* * *
we’ll be watching this very closely over coming days. i’m flying to seoul for a conference on monday, where i’m meeting up with president george w bush. should prove interesting on russia, no question. i’m back on wednesday, but will be available by phone/email throughout, so feel free to get in touch.
The invasion of Georgia in 2008 is now being followed up by an even bigger invasion of Ukraine. Where will this stop? Not confronting Putin forcefully means more bad behavior will be coming. However, we don’t want to confront him forcefully because that could very well mean nuclear war. It’s coming anyway because at some point Putin will go too far and the US will have to act. Don’t you think Putin has already thought about the possibility of a great-power nuclear war? Is that stopping him?
I’ve said the same thing about China. China and Japan are one wrong move away from war. When that happens the US will have to act. Don’t you think Xi Jinping understands that Chinese behavior could lead to nuclear war with the US? Is that stopping him?
Two tipping points with two other great-powers. How long can we go on like this before an actual great-power occurs? Let us look at history for a clue:
- US financial crisis in 1907, and World War I in 1914. That’s 7 years.
- US financial crisis in 1929, and World War II in 1939. That’s 10 years.
- US financial crisis in 2008, and World War III in 2015-2018?
Looking at where we are today suggests that time is not on our side. The direction of world events is moving toward more instability and danger. Both Russia and China are not immune internally:
Another revolution may soon come to Vladimir Putin’s Russia – UPI.com
Make no mistake: On the current trajectory, Russia won’t be immune to many of the forces that provoked the so-called colored revolutions in adjacent states and even the misnomered Arab Awakening. A third Russian revolution is unfolding. The only questions are when will that revolution reach a critical mass and, most importantly, will the forces of autocracy or pluralism carry the day?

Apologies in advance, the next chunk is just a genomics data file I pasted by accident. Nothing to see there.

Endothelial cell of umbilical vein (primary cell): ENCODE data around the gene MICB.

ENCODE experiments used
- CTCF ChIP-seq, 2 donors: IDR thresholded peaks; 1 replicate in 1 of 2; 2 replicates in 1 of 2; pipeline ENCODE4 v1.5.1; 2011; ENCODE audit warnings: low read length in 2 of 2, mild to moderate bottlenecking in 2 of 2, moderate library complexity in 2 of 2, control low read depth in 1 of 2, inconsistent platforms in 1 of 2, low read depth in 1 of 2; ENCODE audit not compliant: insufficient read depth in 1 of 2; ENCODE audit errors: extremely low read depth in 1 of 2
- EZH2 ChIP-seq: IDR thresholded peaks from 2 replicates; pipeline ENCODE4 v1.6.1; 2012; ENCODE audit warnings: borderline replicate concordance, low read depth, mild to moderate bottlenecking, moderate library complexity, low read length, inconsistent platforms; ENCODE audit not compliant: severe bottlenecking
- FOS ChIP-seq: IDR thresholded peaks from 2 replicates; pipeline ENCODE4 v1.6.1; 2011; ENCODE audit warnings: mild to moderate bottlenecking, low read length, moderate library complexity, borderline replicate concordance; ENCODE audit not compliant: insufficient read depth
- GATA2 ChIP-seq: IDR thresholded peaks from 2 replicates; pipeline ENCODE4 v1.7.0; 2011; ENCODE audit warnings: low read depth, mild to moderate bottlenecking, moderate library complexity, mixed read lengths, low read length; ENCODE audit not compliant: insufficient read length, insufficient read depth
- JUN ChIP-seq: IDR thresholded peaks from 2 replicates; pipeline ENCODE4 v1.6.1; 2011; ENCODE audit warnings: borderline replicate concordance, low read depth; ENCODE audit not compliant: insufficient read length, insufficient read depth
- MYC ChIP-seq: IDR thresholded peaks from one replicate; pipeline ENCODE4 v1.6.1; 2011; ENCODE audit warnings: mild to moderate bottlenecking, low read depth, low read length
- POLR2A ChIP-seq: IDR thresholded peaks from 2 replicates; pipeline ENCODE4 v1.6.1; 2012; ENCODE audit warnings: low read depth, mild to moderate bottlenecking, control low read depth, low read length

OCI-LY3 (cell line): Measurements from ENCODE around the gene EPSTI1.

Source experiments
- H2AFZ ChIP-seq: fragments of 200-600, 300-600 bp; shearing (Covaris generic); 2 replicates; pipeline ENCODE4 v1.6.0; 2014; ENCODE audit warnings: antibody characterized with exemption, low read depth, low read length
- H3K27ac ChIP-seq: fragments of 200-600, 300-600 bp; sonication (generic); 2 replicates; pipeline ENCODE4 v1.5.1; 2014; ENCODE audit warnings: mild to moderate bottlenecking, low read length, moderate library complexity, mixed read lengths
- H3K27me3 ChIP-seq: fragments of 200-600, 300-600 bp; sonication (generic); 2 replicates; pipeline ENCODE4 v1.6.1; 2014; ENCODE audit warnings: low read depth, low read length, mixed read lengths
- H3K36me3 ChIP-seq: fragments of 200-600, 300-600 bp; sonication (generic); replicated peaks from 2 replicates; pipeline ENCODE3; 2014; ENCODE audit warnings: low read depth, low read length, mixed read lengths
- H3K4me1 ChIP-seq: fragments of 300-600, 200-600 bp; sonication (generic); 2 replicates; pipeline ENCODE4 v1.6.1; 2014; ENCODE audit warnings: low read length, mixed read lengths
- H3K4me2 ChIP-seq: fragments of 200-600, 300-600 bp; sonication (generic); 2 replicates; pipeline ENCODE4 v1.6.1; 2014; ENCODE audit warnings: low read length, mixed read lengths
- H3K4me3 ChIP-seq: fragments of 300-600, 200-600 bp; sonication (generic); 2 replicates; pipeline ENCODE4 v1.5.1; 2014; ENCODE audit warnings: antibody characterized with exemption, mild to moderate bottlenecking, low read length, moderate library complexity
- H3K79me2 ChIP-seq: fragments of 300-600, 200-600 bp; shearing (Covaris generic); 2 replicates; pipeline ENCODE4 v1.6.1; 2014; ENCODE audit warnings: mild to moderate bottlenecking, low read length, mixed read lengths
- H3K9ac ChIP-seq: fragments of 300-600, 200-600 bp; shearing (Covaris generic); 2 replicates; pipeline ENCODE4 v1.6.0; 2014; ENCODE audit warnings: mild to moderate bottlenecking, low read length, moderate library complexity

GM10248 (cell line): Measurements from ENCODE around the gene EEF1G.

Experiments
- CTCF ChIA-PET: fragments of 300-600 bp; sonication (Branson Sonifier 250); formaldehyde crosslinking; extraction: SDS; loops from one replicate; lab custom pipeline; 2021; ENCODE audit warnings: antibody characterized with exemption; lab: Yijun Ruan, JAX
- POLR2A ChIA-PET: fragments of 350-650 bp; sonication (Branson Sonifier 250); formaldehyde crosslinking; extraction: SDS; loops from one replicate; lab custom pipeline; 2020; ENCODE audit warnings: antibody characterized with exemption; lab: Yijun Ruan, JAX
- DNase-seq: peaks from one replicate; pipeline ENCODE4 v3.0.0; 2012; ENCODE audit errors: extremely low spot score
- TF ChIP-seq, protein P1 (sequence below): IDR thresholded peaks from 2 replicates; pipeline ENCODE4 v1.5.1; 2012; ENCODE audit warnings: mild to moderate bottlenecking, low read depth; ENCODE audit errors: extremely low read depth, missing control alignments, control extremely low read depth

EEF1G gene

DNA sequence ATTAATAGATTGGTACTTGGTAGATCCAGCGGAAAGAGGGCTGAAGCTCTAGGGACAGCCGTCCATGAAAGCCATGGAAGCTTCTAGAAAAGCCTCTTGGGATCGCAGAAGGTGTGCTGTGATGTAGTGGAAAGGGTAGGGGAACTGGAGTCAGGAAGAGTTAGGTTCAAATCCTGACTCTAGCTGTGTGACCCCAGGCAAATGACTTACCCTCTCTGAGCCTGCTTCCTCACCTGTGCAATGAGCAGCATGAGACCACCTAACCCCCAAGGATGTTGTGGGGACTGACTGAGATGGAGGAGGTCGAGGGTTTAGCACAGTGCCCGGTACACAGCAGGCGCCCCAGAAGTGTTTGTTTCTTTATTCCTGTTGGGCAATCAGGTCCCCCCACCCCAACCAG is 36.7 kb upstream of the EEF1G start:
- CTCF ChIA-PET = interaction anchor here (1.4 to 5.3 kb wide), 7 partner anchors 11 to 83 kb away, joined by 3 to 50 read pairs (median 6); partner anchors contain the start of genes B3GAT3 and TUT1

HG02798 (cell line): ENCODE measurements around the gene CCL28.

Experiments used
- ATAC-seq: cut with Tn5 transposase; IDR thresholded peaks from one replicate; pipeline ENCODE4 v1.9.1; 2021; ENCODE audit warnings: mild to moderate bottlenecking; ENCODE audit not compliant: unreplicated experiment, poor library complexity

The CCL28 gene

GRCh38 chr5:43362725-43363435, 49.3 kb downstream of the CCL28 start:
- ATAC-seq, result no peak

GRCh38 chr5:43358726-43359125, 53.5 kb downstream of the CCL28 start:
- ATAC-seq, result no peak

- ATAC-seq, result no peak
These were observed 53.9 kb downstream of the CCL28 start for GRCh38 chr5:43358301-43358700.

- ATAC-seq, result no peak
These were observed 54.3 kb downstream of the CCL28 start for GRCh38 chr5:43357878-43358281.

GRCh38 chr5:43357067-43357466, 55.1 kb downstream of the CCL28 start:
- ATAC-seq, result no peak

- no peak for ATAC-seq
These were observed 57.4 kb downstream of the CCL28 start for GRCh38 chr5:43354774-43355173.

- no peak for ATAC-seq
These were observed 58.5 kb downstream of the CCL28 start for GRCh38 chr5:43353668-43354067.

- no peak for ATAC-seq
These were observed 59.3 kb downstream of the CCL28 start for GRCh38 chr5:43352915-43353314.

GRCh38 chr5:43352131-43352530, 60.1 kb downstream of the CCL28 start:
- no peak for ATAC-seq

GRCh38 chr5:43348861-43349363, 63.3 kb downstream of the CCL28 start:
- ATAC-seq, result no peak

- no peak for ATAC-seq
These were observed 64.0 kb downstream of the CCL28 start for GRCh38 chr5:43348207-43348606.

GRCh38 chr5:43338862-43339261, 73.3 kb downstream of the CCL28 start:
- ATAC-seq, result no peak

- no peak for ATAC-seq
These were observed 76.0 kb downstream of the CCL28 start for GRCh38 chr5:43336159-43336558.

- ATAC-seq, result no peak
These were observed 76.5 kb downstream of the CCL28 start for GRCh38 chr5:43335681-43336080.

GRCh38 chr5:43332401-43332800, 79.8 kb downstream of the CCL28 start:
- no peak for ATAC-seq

Where will Xi Jinping’s risky reforms lead China? | The Japan Times
In short, China is on the brink of large, necessary, and dangerous transformations that promise to change the country for the better — or make everything, including regional stability, much worse. The entire world has a large stake in what happens next.
The Rossiya 1 television channel took an 85-minute break from its Olympic coverage Monday evening to show a film called “The Biochemistry of Treason,” featuring the United States in a co-starring role.
An attack on the “daily betrayals” that Russia suffers, the film argued that America has waged and still wages a cunning psychological war against this country, picking up where the Nazis left off in 1945. (This wouldn’t be Russia without a dark reference to World War II.) Americans want nothing less, it said, than the breakup of the Russian Federation.
John Mearsheimer recently argued that China is pursuing in Asia what the United States has in Latin America: regional hegemony. In pursuit of that goal, China keeps trying to take territory, bit by bit, in the East and South China Seas. And the United States doesn’t know what to do about it.
This practice, known as salami-slicing, involves the slow accumulation of small changes, none of which in isolation amounts to a casus belli, but which add up over time to a substantial change in the strategic picture. By using salami-slicing tactics in the East and South China Seas, China does not have to choose between trade with the rest of the world and the achievement of an expanded security perimeter in the Western Pacific at the expense of China’s neighbors. Given enough time, and continued confusion by the United States and its allies on how to respond, China is on course to eventually achieve both.
Maybe America doesn’t know what to do about it, but it looks like Japan is getting ready to do something about it. Can Japan tolerate China as a regional hegemon?
The United States has become the largest producer of oil and natural gas in the world, surpassing Russia and Saudi Arabia, according to the U.S. Department of Energy.
You may have missed this important story. That’s because the media virtually ignored it.
How did the United States reach this goal? Two simple words, which were excluded from the Department of Energy press release and the single U.S. news report I found: hydraulic fracturing, better known as “fracking.”